Choosing to participate in a study is an important personal decision. Talk with your doctor and family members or friends about deciding to join a study. To learn more about this study, you or your doctor may contact the study research staff using the contacts provided below. For general information, Learn About Clinical Studies.


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Ages Eligible for Study:   6 Months and older   (Child, Adult, Older Adult)
Sexes Eligible for Study:   All
Accepts Healthy Volunteers:   Yes
Criteria

Inclusion Criteria: HRP study populations (all)

  • Study participants include those in the 8 selected health facility catchment areas within Zambezi and Ohangwena Regions.
  • Identify primary occupation as a agricultural worker or cattle herder
  • Zambezi Region: Have slept or worked outside at a farm or cattle post in the past 7 days or will do over the next 3 weeks (sleeping outside, working outside ploughing or guarding crops/cattle, or sleeping in any type of structure located at a farm or cattle post site)
  • Ohangwena Region: Report overnight travel to Angola for grazing cattle during the malaria transmission season (November to May) Be willing and able to provide consent (ie mentally fit)

Inclusion Criteria: Presumptive AL treatment

  • In addition to the above, subjects must report travel outside of Namibia within the past 60 days to be eligible to receive AL.

Inclusion Criteria: Enhanced vector control

  • In addition to the above, participants must not sleep in a structure sprayed with insecticide to be eligible to receive an LLIN or sprayed tent/tarp.

Inclusion Criteria: Focus group discussions and key informant interviews

  • Meet eligibility criteria as a member of an HRP, health facility staff or health extension worker involved in the diagnosis and treatment of HRP populations.
  • Individuals must be 18 years and older and willing and able to provide consent to be included in the GPS logger, focus group discussions or key informant interviews

Exclusion Criteria:

  • Per national guidelines in Namibia, presumptive treatment with AL will not be given to women who are pregnant in the first trimester, individuals weighing less than 5kg, those with a known AL allergy or suspected severe malaria.
  • Individuals under the age of 18 will be excluded from the GPS logger study, focus group discussions and key informant interviews.

Information from the National Library of Medicine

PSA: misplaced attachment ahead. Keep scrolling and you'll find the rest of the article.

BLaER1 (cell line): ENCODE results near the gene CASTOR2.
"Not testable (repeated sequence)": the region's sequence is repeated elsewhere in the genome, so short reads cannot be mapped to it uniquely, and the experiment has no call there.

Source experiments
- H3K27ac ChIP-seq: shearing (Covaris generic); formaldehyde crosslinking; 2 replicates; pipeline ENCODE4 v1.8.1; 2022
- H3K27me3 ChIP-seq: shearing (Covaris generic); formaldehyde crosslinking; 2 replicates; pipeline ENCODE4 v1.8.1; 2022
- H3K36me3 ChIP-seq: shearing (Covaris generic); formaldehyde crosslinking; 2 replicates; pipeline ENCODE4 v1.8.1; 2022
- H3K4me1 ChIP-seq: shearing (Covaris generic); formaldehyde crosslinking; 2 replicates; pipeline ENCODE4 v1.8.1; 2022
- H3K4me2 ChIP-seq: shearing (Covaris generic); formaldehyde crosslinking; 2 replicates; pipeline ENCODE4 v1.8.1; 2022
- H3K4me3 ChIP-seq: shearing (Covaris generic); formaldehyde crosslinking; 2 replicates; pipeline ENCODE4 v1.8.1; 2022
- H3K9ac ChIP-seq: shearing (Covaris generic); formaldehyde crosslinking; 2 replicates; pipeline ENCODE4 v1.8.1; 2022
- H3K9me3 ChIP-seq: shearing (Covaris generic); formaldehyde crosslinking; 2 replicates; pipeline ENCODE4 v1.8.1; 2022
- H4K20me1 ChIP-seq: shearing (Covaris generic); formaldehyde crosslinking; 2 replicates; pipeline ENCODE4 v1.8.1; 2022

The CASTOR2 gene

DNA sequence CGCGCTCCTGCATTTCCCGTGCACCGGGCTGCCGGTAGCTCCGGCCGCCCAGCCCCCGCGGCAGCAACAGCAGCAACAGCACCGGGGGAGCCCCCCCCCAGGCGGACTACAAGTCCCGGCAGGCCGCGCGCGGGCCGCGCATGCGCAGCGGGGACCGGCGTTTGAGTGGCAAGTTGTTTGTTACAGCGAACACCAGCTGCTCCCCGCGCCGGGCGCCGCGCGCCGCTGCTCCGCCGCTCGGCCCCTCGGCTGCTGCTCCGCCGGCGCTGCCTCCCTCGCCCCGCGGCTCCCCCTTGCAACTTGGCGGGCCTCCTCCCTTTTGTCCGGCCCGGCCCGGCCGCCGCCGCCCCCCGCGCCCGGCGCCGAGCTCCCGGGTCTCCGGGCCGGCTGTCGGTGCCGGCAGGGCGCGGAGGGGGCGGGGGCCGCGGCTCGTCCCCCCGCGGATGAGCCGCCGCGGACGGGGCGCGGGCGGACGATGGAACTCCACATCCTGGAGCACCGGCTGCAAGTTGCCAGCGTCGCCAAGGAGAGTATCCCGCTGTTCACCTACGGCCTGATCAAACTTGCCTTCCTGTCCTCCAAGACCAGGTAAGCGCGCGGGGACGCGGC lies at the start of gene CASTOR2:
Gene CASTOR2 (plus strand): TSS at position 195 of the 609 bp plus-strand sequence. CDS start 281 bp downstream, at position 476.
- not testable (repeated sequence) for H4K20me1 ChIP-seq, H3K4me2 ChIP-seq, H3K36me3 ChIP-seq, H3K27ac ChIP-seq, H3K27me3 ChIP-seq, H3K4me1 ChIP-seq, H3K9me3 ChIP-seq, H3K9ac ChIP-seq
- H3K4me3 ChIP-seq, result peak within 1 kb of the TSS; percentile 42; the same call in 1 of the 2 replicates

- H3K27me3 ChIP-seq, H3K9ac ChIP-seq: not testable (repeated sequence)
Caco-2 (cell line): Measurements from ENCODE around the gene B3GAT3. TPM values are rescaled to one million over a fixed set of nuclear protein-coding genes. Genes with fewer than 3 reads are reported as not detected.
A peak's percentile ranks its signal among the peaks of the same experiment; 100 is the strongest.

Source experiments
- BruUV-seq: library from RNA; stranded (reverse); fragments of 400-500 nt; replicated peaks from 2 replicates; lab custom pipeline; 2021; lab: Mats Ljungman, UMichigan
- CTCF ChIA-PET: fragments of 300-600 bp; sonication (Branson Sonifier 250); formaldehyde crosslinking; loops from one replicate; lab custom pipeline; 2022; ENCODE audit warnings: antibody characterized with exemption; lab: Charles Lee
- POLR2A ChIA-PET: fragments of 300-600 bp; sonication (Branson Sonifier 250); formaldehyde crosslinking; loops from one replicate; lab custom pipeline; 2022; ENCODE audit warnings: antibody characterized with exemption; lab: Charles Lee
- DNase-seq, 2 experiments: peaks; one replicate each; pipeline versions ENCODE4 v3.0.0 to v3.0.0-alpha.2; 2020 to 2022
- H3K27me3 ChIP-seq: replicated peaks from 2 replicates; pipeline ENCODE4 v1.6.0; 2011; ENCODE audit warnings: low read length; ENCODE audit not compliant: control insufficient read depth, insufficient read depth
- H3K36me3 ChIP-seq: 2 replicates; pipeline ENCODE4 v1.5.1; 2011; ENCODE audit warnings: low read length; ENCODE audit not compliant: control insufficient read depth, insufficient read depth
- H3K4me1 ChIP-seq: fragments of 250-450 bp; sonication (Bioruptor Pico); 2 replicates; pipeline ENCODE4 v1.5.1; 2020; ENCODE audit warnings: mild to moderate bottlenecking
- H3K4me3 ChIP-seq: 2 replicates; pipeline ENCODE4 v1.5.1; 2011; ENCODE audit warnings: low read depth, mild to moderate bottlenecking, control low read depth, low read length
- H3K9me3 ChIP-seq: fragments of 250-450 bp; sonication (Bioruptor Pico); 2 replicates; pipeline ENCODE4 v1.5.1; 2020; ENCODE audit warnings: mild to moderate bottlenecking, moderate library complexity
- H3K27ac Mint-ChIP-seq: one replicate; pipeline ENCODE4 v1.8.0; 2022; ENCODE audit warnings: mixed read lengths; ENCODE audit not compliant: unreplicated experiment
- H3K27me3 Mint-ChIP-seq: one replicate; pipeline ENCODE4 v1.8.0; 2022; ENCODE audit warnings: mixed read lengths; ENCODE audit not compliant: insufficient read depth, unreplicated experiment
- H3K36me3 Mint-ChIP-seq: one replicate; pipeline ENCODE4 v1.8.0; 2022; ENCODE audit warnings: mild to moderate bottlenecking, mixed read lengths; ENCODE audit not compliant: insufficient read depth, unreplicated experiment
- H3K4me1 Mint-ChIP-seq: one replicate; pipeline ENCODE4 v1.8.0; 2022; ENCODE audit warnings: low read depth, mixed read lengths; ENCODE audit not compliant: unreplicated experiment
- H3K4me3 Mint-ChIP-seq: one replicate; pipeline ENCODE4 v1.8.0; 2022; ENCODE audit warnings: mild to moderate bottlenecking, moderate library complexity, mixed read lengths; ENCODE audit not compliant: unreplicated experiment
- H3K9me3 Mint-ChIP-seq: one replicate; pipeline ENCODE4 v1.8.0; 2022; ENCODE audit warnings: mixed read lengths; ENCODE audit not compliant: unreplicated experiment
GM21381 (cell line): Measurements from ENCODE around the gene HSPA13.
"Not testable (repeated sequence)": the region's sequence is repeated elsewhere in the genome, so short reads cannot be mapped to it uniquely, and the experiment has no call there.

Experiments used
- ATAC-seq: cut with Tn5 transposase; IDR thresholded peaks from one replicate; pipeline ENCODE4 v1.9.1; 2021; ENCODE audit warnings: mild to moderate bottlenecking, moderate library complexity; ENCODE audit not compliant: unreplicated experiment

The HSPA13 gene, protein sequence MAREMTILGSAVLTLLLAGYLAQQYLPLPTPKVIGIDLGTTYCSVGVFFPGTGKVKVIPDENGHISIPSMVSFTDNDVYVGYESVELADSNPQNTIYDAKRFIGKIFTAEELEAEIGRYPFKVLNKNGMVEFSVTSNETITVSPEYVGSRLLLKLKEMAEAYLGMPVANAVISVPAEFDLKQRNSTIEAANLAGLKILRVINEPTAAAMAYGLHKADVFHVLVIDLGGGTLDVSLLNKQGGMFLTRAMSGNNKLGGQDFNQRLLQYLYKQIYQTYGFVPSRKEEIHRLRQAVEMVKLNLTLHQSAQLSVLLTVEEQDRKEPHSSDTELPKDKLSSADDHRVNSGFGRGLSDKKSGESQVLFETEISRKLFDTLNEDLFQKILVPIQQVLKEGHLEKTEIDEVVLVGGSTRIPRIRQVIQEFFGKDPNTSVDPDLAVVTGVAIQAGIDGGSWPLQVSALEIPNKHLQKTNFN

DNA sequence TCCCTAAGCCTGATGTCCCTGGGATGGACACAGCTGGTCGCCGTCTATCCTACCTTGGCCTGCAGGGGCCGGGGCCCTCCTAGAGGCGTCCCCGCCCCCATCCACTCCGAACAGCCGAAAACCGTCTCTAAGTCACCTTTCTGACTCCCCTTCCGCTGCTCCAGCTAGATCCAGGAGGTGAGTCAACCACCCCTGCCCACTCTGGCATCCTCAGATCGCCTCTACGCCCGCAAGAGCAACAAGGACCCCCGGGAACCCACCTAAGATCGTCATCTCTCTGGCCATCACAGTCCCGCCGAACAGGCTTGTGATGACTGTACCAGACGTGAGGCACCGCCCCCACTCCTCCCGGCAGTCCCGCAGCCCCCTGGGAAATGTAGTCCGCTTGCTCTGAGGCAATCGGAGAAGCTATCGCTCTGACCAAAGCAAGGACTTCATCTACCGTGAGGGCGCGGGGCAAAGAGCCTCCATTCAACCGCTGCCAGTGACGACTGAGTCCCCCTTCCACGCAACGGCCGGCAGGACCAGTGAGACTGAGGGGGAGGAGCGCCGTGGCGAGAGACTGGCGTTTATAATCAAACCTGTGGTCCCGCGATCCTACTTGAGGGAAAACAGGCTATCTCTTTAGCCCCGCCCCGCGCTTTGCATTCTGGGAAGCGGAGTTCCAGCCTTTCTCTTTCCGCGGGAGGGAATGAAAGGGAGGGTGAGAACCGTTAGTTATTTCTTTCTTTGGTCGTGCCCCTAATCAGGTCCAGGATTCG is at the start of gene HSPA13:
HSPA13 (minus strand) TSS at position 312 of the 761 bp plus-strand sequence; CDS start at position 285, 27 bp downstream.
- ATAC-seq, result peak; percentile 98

To learn more about this study, you or your doctor may contact the study research staff using the contact information provided by the sponsor.

Please refer to this study by its ClinicalTrials.gov identifier (NCT number): NCT04094727


Locations
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Namibia
University of Namibia, Multidisciplinary Research Centre
Windhoek, Namibia
Sponsors and Collaborators
University of California, San Francisco
University of Namibia
Ministry of Health and Social Services, Namibia
University of Texas Southwestern Medical Center
University of Notre Dame
London School of Hygiene and Tropical Medicine
Investigators
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Principal Investigator: Jennifer Smith, PhD University of California, San Francisco

Publications:
Initiative ME. Planning for targeted malaria interventions in high-risk populations (HRPs) in Northern Namibia: Findings from a rapid formative assessment in Zambezi Region. University of California, San Francisco, 2019.
The Global Health Group. Screen and treat strategies for malaria elimination: a review of evidence. 2018.
Malaria Elimination Initiative. Planning for targeted malaria interventions in high-risk populations (HRPs) in Northern Namibia: Findings from a rapid formative assessment in Ohangwena Region. University of California, San Francisco, 2019.
IOM (International Organization for Migration). A global report on population mobility and malaria: moving towards elimination with migration in mind. 2013.

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Responsible Party: University of California, San Francisco
ClinicalTrials.gov Identifier: NCT04094727    
Other Study ID Numbers: Malaria HRP in Namibia
First Posted: September 19, 2019    Key Record Dates
Last Update Posted: November 13, 2019
Last Verified: November 2019
Individual Participant Data (IPD) Sharing Statement:
Plan to Share IPD: No
Plan Description: Individual participant data will not be shared with any parties outside of the study team.

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Studies a U.S. FDA-regulated Drug Product: No
Studies a U.S. FDA-regulated Device Product: No
Product Manufactured in and Exported from the U.S.: No
Keywords provided by University of California, San Francisco:
malaria
Namibia
Additional relevant MeSH terms:
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Malaria
Protozoan Infections
Parasitic Diseases
Lumefantrine
Artemether
Artemether, Lumefantrine Drug Combination
Antimalarials
Antiprotozoal Agents
Antiparasitic Agents
Anti-Infective Agents